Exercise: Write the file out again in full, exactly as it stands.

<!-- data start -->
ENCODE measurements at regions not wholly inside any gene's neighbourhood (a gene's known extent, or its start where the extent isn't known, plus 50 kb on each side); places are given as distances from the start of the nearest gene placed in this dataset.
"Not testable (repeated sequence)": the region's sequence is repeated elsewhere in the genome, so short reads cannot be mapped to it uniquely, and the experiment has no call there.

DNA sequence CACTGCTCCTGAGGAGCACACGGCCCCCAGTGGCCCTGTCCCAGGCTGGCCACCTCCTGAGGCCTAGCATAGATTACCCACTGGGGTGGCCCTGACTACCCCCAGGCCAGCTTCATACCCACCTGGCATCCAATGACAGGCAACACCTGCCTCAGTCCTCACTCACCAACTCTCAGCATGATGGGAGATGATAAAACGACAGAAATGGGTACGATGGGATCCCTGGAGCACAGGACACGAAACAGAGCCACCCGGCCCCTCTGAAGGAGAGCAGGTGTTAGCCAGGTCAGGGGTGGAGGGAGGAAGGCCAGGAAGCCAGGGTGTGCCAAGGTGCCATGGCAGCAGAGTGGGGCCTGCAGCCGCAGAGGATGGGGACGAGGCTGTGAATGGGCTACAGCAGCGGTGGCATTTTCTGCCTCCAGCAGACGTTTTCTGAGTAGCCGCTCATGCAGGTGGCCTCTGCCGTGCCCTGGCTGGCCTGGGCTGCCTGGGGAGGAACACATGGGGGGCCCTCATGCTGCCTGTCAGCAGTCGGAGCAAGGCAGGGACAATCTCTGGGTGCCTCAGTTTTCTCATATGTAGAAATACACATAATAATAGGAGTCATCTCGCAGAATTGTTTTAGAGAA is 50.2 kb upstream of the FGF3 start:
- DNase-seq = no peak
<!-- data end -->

ENCODE measurements at regions not wholly inside any gene's neighbourhood (a gene's known extent, or its start where the extent isn't known, plus 50 kb on each side); places are given as distances from the start of the nearest gene placed in this dataset.
"Not testable (repeated sequence)": the region's sequence is repeated elsewhere in the genome, so short reads cannot be mapped to it uniquely, and the experiment has no call there.

DNA sequence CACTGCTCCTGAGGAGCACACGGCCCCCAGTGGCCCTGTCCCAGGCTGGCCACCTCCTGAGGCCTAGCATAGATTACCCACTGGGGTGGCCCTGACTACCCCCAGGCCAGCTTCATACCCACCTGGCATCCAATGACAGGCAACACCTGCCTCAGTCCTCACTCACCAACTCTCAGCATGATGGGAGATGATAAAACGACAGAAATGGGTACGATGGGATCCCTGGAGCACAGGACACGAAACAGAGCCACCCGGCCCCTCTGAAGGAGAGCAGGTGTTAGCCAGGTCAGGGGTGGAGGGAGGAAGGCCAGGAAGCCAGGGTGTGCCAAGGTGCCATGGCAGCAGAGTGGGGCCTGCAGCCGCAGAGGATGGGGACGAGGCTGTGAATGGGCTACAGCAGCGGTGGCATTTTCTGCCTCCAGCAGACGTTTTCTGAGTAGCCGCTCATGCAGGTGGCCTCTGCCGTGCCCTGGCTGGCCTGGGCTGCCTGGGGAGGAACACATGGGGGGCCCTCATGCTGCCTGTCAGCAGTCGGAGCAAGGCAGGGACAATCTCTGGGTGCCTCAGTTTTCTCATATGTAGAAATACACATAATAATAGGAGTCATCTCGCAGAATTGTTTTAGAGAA is 50.2 kb upstream of the FGF3 start:
- DNase-seq = no peak